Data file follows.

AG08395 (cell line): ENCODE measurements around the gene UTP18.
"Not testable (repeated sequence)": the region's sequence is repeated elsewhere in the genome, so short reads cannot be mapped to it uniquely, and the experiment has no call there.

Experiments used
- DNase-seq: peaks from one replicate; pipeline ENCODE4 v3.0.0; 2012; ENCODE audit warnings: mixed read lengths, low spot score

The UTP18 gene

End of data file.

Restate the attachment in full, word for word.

AG08395 (cell line): ENCODE measurements around the gene UTP18.
"Not testable (repeated sequence)": the region's sequence is repeated elsewhere in the genome, so short reads cannot be mapped to it uniquely, and the experiment has no call there.

Experiments used
- DNase-seq: peaks from one replicate; pipeline ENCODE4 v3.0.0; 2012; ENCODE audit warnings: mixed read lengths, low spot score

The UTP18 gene